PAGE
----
The participants in this market may be wrong when the future actually becomes the present, but the odds of being high or low on their bet six months ahead of time gets really close to 50-50 odds over time. The massive size of the currency futures market means that the good (or lucky) currency prophets and bad prophets offset one another. In other words, if a business needs to plan for a cross-border financial transaction at some point in the near future, “hedging your bets” by purchasing currency futures consistently over time theoretically evens out the bad calls for a relatively small transaction cost.
And by the way, the futures market for oil is really the prime determinant of current oil price movements. Not Joe Biden or any other politician. Hundreds of tankers full of the stuff move around the globe continually and hang outside of ports waiting for the optimal time to turn their oil into U.S. dollars. Their future oil delivery is likely bought and sold numerous times electronically before hitting port. Think of those tankers as the precursors to cryptocurrency.
The accountant in Bitcoin-istan
If you ever plan to put more U.S. dollars into, or take dollars out of, the cryptocurrency market, you have a whole new level of market manic depression to deal with. As I have written earlier this year, two of the key “bets” by cryptocurrency investors, it being a new way to “count” economic value and also being a secure “store of value” itself, have proven to be very elusive.
Here is the same graph shown above, but asking the question, “How many dollars will my one bitcoin buy?” Bitcoin (the turquoise line) has shown swings of nearly +35% to -36% compared with the U.S. dollar at various points over the last year. Some other cryptocurrencies have had even wider swings.
In this sense, bitcoin and its competitors, although they hate the term “fiat currency,” have some of the characteristics of the currency of a wildly unstable third world country. Theft and “bank failures” are rampant. And yet, if you are “living” inside this country, Bitcoin-istan, we’ll call it, you may well get the illusion of normalcy. Everybody on your street takes your peculiar currency in exchange for stuff, and life rolls along.
At some point, however, there is some good or service that is not denominated in your currency and so you must engage with the dreaded money-changers. You are now the tourist in London’s Leicester Square trying to change your dollars into pounds to score some theatre tickets, and your options are limited. Somebody is eager to both sell you the tickets and take your dollars, but you then learn there is a steep price to pay when your money crosses the border in the wrong place and at the wrong time.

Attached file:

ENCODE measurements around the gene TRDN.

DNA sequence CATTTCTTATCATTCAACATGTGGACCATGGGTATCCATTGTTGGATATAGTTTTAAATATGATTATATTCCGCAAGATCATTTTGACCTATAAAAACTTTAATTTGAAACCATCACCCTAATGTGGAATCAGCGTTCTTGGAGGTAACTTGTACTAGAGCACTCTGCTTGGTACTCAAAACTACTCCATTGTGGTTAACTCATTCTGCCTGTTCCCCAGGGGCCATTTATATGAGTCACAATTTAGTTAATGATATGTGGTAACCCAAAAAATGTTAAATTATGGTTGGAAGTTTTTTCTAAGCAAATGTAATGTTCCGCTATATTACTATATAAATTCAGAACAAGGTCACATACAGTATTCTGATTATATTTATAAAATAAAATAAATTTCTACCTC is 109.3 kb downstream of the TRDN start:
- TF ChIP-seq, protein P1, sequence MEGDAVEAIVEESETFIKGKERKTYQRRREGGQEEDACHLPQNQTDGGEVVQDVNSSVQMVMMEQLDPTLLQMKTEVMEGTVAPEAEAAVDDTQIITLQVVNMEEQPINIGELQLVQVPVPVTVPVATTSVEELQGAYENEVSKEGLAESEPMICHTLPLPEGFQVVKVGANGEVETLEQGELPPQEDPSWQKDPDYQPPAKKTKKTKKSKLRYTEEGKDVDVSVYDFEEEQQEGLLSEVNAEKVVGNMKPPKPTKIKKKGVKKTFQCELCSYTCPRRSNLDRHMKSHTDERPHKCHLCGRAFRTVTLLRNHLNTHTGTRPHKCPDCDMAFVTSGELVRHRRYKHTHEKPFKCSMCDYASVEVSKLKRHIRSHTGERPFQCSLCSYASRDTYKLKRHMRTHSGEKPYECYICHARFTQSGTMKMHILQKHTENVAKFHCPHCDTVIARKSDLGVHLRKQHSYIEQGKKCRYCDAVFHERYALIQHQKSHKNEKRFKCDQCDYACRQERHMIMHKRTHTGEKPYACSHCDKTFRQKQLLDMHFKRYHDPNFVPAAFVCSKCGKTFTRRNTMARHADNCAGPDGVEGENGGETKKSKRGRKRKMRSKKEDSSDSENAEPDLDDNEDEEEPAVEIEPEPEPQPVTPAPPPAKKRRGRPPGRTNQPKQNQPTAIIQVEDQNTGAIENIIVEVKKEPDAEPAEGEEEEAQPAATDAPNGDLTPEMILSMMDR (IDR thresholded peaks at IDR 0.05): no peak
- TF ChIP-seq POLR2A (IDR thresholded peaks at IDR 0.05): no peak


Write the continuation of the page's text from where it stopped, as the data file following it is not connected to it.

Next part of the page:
There is a futures market for the biggest cryptocurrencies, but the market is neither big enough nor mature enough to yet shake out the charlatans from the prophets enough to stabilize the big currencies. It is just one more virtual bet on top of a bigger virtual bet on a virtual “something.”
It may well be that the decline in the value of most cybercurrencies against the dollar over the last six months as more conventional currencies have likewise grown weaker is only “correlation without causation.” But at some point, the “international border” between the real world and the virtual world must live by some of the same cross-border economics that the the rest of the world has been living with for decades. Just remember that, at some point, the “big currency guys” will likely step in and slap alongside the head any rogue country that is doing crazy things with its own fiat currency in order to maintain stability in their own markets.
When I first moved to my house in the Dominican Republic some seven years ago, my rent was $180 per month. Now it is $140 per month: with no change in residence or local pricing!
That is a great rent! The Dominican Republic accepts the US Dollar as a reserve currency, and much commerce in the DR is done in US$ As a result there are basically “bumpers” on prices that prevent their own currency from getting too out of whack, and at the same time prevents the DR from exercising a great deal of control over their own currency. El Salvador gave up on their own currency a number of years ago and adopted the US$, but that basically gave them zero monetary flexibility. This is largely why they wanted to go with bitcoin as a state currency, but that has not worked out well.
That change was over about seven years, so not an alarming rate of change for the Dominican peso.
I retired here and that was a good decision. My SS money goes much further.